JHSGW worked with Worcester Eisenbrandt, Inc. (WEI) to carry out the historic paint analysis.  WEI’s analyst excavated tiny craters and took dozens of samples of paint and varnish from throughout the main sanctuary and its balcony area. Locations included walls, window frames, the newel post on the stairway to the balcony, and, of course, on the Torah ark.

The craters revealed layer upon layer of paint and varnish, each representing a “moment” in the building’s history. This crater from the wainscot rail ringing the entire room shows the first layer of finish – a varnish – and successive layers of paint, including “graining” layers that emulated the appearance and rare, expensive woods. More recent layers included white, brown, and green paint, as well as a thick layer of dirt.

A crater on one of the walls reveals layers of paint and varnish added since 1876.

Future research might help to reveal precisely when each layer – including the dirt – was added and the length of time it was visible. This information, coupled with the timeline of the building’s inhabitants, would make it possible to imagine what the interior of the building looked like at different times.

Perhaps the most significant discovery was the existence of a layer of gold paint added within a few years of the synagogue’s construction on the columns that support the second floor. For the mostly immigrant congregation of modest means, this decoration was likely a costly addition.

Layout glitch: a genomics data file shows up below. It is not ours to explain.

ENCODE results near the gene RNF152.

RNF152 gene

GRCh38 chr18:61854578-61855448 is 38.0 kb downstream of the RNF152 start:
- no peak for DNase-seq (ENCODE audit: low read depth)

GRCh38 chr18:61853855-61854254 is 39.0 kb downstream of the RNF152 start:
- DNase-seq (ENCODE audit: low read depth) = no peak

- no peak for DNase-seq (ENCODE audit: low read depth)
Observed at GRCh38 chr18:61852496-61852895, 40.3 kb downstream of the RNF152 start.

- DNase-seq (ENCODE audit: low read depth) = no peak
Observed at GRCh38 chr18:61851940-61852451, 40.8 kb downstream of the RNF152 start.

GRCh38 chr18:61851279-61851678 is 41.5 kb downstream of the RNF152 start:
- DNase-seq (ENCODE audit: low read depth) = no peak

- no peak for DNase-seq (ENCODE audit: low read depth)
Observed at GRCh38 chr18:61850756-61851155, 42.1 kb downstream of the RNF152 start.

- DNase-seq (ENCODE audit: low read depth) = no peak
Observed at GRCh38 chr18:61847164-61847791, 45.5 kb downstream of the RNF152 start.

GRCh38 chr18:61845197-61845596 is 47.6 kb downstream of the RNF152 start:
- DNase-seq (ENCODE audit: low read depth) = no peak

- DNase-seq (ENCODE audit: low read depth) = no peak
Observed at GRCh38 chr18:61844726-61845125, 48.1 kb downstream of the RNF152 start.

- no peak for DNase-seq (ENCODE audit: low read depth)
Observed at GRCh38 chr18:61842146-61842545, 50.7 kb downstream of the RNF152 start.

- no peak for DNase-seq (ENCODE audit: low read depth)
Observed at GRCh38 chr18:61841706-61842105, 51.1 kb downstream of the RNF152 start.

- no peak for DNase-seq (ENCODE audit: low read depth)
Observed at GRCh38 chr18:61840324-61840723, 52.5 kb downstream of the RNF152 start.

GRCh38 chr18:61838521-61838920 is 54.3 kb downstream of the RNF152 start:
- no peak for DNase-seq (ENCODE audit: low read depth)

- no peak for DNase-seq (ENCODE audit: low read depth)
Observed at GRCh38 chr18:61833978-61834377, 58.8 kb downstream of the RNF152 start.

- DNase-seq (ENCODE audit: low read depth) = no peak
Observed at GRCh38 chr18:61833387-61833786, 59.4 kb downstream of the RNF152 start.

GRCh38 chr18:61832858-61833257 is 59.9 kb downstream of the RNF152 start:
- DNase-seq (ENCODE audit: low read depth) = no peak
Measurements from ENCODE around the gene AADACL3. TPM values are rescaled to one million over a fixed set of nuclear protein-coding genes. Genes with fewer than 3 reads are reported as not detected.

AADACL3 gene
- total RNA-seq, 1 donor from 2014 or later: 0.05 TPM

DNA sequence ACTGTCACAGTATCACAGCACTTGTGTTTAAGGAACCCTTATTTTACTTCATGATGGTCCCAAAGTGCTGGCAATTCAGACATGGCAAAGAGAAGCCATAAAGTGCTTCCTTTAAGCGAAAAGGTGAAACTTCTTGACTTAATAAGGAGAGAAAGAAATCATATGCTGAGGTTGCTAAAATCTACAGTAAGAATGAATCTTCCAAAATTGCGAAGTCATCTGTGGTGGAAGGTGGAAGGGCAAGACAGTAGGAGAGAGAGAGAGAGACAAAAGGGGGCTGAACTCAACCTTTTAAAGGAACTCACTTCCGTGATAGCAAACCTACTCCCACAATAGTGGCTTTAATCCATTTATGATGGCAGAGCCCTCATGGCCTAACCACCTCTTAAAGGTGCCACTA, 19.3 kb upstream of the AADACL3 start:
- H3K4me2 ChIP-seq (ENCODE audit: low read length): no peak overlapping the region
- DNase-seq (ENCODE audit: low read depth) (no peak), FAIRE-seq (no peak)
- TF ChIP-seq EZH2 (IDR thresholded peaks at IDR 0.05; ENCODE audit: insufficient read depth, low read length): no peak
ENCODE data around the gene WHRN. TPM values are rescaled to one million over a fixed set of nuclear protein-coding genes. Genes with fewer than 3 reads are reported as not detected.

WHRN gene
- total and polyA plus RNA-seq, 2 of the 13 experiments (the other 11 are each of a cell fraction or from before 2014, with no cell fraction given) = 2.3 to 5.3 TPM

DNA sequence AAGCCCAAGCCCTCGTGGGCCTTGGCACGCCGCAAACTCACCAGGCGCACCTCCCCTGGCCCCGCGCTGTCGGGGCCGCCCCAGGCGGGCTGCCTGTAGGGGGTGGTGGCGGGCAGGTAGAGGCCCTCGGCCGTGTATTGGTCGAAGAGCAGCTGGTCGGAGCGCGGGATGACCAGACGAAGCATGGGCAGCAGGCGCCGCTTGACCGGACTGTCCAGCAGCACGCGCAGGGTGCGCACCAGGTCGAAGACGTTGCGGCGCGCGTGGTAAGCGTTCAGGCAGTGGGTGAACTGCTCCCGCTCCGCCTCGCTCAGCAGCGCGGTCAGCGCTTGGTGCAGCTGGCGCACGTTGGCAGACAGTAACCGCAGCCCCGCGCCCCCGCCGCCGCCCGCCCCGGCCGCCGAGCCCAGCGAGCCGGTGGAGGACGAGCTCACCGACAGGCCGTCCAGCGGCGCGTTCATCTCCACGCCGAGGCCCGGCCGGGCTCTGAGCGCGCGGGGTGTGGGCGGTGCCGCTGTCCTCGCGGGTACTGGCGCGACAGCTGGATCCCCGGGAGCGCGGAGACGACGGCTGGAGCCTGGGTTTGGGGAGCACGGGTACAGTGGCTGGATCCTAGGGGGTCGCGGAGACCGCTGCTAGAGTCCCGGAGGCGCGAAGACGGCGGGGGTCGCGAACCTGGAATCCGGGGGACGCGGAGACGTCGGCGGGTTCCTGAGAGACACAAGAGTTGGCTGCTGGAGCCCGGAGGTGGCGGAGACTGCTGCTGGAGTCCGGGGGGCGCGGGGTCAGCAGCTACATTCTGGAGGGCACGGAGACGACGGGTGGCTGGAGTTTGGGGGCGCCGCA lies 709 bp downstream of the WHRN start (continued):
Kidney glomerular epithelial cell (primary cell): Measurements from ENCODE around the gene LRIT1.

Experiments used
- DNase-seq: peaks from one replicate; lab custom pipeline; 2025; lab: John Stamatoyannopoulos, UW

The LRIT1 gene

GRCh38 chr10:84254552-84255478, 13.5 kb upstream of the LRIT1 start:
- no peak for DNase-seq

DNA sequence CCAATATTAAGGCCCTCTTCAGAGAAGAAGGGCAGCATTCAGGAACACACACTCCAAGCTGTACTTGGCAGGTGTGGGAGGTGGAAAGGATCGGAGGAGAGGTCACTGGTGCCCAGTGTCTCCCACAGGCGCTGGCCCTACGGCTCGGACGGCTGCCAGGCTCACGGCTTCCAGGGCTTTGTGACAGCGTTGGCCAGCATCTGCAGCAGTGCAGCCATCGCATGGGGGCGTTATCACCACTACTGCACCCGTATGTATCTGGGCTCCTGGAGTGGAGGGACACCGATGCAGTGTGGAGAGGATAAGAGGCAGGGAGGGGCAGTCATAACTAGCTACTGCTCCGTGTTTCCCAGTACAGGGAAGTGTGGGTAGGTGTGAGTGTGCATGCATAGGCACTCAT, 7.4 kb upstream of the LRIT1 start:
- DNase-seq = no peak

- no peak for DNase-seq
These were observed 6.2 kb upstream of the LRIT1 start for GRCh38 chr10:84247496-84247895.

Viewed under a microscope, a cross section of the same wall reveals various layers of varnish, paint, and even dirt. 

In addition to the craters, WEI’s analyst placed cross sections from the wall finishes under the microscope. These provided a “side view” that revealed all the different layers of paint, varnish, and wallpaper in some cases. In this image, a thick layer of dirt from the period when the sanctuary was used a warehouse for shops on the first floor is visible.

There are still unanswered questions about some of the paint. The Hebrew inscription over the ark (called an entablature) is a reproduction of text that was present when the synagogue was dedicated. Yet, we do not yet know if the biblical passage was inscribed on the ark or on another piece of material and attached to the ark when the sanctuary was built, and if it was gold leaf. The Historic Paint Analysis found some gold leaf or paint below the several layers of paint. However, it is inconclusive whether or not the “older” layers are in fact just the bleeding through of the newer paint. 

Detail of the inscription over the Torah ark, presently in gold leaf. 

In December 2014, JHSGW raised support for another round of analysis on the entablature to answer this question. Thanks to an anonymous gift in memory of Margot Heckman and contributions from other community members, we will be able to solve this mystery.

 

UPDATE: Although the Historic Paint Analysis initially identified some gold color below layers of paint in the area, subsequent research found no evidence of gold on the original surface. This critical information will shape the presentation of the synagogue in the Society’s future museum.